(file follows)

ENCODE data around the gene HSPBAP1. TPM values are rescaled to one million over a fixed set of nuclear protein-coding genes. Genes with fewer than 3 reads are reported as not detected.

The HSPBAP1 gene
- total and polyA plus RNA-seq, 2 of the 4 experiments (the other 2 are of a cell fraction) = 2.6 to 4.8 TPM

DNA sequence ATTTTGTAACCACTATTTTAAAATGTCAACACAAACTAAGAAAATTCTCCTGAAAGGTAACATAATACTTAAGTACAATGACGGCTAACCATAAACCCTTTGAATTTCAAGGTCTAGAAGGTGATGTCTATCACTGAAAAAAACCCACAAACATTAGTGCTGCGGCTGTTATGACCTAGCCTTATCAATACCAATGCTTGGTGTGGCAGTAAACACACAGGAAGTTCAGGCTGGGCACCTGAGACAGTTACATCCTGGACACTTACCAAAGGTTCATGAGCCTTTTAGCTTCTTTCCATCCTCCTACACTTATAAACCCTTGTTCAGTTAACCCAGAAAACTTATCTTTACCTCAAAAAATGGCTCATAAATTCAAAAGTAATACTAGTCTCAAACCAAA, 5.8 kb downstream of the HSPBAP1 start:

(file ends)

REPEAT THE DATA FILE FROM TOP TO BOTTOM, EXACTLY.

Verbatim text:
ENCODE data around the gene HSPBAP1. TPM values are rescaled to one million over a fixed set of nuclear protein-coding genes. Genes with fewer than 3 reads are reported as not detected.

The HSPBAP1 gene
- total and polyA plus RNA-seq, 2 of the 4 experiments (the other 2 are of a cell fraction) = 2.6 to 4.8 TPM

DNA sequence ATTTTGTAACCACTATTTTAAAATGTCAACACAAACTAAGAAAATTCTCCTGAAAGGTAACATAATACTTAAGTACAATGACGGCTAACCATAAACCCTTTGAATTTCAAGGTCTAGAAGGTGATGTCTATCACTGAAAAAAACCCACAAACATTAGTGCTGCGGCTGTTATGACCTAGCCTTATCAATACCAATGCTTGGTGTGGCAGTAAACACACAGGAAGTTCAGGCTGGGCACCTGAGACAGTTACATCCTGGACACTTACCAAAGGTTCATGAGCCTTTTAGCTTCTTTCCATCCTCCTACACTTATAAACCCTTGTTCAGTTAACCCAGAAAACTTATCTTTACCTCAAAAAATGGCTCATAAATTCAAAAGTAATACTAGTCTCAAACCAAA, 5.8 kb downstream of the HSPBAP1 start: